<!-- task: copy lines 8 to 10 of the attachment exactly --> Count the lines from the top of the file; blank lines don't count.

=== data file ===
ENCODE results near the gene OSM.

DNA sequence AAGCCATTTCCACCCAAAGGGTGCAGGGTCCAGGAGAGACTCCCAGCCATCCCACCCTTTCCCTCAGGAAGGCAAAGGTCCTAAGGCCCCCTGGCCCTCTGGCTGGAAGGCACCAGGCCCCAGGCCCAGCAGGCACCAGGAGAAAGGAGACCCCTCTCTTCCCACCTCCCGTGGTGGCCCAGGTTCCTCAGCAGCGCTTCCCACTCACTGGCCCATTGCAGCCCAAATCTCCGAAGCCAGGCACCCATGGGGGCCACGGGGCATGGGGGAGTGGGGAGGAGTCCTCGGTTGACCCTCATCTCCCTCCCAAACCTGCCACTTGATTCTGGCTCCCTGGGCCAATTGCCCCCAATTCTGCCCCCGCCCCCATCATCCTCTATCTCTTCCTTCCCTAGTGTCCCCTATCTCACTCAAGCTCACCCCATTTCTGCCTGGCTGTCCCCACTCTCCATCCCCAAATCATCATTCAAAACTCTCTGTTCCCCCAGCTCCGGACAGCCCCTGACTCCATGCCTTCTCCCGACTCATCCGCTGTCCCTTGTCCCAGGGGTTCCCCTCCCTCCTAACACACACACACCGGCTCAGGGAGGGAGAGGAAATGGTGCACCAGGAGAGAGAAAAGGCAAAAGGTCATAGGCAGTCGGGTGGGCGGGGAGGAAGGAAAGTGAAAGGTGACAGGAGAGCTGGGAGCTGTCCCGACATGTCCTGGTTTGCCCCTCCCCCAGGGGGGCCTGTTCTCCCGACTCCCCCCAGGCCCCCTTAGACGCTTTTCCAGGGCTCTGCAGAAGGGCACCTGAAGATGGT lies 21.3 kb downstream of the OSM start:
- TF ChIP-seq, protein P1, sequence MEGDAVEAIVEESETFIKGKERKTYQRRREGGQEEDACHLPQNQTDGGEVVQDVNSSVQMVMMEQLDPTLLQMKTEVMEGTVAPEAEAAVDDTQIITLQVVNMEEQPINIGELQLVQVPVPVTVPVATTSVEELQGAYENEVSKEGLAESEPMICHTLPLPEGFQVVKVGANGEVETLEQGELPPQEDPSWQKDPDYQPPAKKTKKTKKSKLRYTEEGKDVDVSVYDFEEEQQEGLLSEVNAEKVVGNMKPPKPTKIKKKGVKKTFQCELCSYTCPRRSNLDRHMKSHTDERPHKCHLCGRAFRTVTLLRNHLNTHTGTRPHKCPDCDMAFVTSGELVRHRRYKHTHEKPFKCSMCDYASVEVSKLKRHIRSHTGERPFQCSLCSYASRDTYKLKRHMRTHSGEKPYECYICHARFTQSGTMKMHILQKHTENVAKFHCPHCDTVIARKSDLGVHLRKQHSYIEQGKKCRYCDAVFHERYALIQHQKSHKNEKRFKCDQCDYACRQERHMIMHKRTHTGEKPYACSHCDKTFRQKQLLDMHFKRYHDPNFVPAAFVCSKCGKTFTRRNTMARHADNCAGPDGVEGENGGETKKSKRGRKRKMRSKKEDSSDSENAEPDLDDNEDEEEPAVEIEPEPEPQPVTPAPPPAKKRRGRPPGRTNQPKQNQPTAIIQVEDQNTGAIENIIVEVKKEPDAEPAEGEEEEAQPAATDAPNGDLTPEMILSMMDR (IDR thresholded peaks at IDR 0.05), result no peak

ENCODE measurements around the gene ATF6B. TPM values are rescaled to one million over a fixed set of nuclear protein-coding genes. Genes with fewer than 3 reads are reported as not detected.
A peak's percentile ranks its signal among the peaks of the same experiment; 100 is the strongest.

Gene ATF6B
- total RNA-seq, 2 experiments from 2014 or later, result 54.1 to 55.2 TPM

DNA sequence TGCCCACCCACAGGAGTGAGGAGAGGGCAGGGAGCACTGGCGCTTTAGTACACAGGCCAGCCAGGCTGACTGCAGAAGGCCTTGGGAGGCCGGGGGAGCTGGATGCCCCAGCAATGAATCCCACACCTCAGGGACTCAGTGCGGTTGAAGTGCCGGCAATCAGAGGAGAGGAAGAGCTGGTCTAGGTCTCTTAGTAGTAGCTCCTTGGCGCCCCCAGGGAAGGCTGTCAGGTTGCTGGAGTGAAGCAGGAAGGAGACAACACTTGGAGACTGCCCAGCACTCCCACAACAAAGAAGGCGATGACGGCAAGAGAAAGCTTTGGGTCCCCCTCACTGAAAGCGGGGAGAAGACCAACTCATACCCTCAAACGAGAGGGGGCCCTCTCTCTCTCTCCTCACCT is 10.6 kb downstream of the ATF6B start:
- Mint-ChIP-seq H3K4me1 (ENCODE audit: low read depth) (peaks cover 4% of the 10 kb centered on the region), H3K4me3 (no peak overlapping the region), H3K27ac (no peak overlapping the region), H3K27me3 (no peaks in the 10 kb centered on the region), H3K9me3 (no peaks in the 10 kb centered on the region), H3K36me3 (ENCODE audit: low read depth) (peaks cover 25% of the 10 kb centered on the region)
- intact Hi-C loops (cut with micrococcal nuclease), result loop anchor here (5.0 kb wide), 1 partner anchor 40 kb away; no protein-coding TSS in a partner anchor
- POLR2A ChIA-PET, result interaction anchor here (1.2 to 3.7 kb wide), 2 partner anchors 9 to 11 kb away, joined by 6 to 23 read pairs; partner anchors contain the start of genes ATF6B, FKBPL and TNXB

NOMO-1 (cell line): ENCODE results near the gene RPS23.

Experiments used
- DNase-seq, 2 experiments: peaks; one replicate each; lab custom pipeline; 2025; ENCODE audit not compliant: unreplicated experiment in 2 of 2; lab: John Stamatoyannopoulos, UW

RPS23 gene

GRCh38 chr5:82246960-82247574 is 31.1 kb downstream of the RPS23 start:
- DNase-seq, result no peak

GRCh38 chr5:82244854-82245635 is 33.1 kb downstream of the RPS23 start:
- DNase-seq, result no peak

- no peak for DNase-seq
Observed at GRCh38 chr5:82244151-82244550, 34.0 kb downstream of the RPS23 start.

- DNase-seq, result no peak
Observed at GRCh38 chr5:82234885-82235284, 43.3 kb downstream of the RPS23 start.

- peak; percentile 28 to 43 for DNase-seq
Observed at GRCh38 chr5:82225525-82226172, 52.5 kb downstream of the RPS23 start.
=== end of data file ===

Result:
DNA sequence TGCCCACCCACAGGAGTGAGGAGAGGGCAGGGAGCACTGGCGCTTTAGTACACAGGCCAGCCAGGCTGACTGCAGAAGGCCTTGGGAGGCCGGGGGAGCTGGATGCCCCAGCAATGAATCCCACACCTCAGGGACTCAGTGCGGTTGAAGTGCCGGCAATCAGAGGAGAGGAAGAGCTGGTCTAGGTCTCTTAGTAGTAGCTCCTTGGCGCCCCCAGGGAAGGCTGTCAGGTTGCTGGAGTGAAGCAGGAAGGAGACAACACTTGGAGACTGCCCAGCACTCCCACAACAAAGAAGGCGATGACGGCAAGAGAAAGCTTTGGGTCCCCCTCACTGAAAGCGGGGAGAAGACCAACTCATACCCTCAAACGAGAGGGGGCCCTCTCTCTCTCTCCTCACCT is 10.6 kb downstream of the ATF6B start:
- Mint-ChIP-seq H3K4me1 (ENCODE audit: low read depth) (peaks cover 4% of the 10 kb centered on the region), H3K4me3 (no peak overlapping the region), H3K27ac (no peak overlapping the region), H3K27me3 (no peaks in the 10 kb centered on the region), H3K9me3 (no peaks in the 10 kb centered on the region), H3K36me3 (ENCODE audit: low read depth) (peaks cover 25% of the 10 kb centered on the region)
- intact Hi-C loops (cut with micrococcal nuclease), result loop anchor here (5.0 kb wide), 1 partner anchor 40 kb away; no protein-coding TSS in a partner anchor